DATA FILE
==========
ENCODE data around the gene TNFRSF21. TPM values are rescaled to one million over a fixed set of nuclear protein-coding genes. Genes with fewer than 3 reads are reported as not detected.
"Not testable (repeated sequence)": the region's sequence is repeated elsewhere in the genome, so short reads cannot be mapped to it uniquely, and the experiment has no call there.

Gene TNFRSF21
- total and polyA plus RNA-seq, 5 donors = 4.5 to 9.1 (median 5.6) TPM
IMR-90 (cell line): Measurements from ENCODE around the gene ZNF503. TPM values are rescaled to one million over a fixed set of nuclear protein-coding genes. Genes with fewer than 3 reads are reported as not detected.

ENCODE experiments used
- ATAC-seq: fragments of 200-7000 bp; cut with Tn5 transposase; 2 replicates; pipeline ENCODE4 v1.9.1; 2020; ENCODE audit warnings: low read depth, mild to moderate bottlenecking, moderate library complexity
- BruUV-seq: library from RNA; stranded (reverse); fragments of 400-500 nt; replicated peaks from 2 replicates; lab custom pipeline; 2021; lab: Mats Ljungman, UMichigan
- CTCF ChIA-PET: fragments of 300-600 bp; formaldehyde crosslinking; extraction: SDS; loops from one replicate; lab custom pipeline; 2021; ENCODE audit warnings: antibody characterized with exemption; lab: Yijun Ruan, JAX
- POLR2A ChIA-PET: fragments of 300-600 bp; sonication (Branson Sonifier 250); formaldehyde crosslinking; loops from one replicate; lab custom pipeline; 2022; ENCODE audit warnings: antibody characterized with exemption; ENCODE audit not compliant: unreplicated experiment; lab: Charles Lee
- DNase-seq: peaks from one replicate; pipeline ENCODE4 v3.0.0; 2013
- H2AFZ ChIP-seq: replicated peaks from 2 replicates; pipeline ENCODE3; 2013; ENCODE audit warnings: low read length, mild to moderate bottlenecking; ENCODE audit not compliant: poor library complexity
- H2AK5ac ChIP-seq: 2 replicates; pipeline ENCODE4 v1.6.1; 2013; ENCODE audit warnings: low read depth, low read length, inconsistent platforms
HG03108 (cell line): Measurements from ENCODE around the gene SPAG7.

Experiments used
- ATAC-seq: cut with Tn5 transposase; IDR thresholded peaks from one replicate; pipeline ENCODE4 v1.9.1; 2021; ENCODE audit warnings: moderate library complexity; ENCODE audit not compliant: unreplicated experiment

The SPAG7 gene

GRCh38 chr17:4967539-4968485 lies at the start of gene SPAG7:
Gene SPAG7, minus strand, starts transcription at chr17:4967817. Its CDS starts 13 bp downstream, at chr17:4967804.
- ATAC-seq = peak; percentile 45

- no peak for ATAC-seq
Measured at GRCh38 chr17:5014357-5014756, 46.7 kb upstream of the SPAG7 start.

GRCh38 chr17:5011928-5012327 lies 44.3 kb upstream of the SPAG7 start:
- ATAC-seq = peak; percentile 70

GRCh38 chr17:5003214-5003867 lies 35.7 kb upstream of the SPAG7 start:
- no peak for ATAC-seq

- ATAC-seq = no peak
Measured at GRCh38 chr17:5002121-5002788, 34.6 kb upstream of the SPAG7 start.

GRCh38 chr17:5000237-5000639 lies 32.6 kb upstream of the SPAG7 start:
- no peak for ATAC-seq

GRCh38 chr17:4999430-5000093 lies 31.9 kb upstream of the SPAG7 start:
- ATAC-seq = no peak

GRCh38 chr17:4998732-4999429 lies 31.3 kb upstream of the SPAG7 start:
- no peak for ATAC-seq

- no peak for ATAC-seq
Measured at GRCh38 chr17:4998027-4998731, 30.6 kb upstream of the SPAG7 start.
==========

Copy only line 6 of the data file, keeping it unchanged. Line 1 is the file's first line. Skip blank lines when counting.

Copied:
ENCODE experiments used